Wanderlust-Inducing (Or, the setting you’d happily travel to.)

[Source: April Tucholke's pinterest]
Krispy's pick: The small seaside town and crumbling mansion in April Tucholke's Between the Devil and the Deep Blue Sea is straight out of a gothic novel and thus equal parts creepy and dreamy. But even with the creep factor, there's something so beautiful and romantic about the windswept cliffs and Violet's nook-filled home, the Citizen. I would love to spend an afternoon with Violet playing dress-up and listening to old records while sipping espresso in the Citizen's attic.

Alz's pick: The Girl with Borrowed Wings by Rinsai Rossetti is just all over my Superlatives this year, ain't it?  And it's because everything about this book was so gorgeous.  The desert is beautiful and the worlds that Frenenqer (yes, that's her name) travels to are strange and beautiful too.  I'd love to borrow her borrowed wings sometime.

Honorable Mentions: Henrietta from The Dream Thieves is, as ever and always, an atmospheric place, with lush magical forests and not-quite-as-picturesque-as-it-seems small-town life.   Just One Day was actual wanderlust-inducing because of all the traveling and romance in the real world. Paris! Amsterdam!

Loveliest Prose

The Dream Thieves because it's Maggie Stiefvater and she strings words together in wondrous and beautiful ways. Every book seems to bring new descriptions and turns of phrase for us to ponder and admire.

Krispy's pick 2: Between the Devil and the Deep Blue Sea gets a shout-out here because the writing really is lovely. The settings are characters themselves, and Violet's voice is what carries the whole tale.



Best First Line

Krispy's Pick: From Between the Devil and the Deep Blue Sea:
You stop fearing the Devil when you're holding his hand.

Alz's Pick: From The Girl with Borrowed Wings:
I am unlike most other people because I began, not in the body of my mother, but in the brain of my father.

Most Dynamic Main Character

Krispy's pick: Quintana from Quintana of Charyn - There are a number of characters I could put here just from The Lumatere Chronicles, but I picked Quintana because she is one of the most unusual characters I've come across. I didn't always like her and like the other characters in the book, I didn't always know what to make of her. But in Marchetta's skilled hands, Quintana comes across as a multifaceted character. She is damaged, wild, selfless, violent, strong, vulnerable, and maybe half-mad, but she also turns out to be one of the most dynamic and heroic characters of the trilogy.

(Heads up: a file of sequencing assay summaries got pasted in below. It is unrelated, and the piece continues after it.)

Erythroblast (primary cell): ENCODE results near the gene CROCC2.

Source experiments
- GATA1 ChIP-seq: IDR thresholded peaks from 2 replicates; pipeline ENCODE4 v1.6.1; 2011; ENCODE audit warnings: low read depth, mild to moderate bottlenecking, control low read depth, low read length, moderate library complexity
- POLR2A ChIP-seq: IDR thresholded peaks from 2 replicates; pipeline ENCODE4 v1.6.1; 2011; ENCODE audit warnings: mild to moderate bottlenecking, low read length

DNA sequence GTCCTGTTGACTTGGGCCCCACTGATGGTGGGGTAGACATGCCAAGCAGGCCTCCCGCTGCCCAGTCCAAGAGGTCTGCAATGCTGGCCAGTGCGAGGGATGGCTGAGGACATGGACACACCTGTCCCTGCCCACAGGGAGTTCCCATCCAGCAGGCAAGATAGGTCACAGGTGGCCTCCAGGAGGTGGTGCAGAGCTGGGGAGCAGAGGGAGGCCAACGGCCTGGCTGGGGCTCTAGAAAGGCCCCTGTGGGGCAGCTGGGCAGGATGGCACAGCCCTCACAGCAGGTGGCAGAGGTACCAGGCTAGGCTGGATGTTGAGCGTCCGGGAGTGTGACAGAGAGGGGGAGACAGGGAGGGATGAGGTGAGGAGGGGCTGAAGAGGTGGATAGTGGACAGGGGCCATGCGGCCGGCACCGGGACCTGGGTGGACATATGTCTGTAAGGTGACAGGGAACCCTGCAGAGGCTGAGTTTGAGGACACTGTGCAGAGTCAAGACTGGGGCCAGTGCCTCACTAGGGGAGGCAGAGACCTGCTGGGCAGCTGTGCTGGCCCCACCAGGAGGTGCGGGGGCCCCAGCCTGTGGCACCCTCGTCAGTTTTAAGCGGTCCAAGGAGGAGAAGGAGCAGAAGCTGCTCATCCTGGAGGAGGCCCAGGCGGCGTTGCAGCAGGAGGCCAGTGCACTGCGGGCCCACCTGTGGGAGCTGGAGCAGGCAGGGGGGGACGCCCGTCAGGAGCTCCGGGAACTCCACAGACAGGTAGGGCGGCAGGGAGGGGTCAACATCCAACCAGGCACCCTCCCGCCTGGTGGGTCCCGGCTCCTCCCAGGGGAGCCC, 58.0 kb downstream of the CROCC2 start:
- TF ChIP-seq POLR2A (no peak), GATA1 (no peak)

Alz's pick: Cassie from The 5th Wave - I'll be honest, I couldn't even remember Cassie's name when Krispy and I were discussing our picks for this category.  But what stuck with me was the fact that Cassie was a typical teen girl with her whims and high school woes, who was then forced to become a lone survivor in an apocalyptic alien-invaded world.  It's been hard on her and hardened her, and yet she still retains her teenagery-ness and some truly admirable spirit despite the pretty damn awful turns her life has taken.


Most Jaw-Dropping Ending (Krispy's only, because Alz hasn't read anything this year where the ending totally blew her away)

The Summer Prince by Alaya Dawn Johnson- I pretty much can't say anything except that while this ending wasn't wholly unexpected, it was so beautifully and movingly done. It was triumph and tragedy and magnificently symbolic. It gave me chills.

Honorable Mention: The Lumatere Chronicles because it gave me ALL THE FEELS, and though Gone Girl by Gillian Flynn isn't YA, I needed to mention this here because that book was all kinds of W-T-F. But in a good way!

Best Performance in a Supporting Role

Krispy's pick: The Lumatere Chronicles - I just love everyone, okay? Can we give an award for best ensemble cast? Because they're great. Main characters become supporting characters and vice versa, but they all work together to create this amazing patchwork whole.

Alz's pick (Krispy agrees too): Sturmhond from Siege & Storm by Leigh Bardugo - He's handsome and blond and piratey and charming and all those good things that make him instantly likable, but beneath that roguish exterior there are some hidden depths.

Best Use of Theme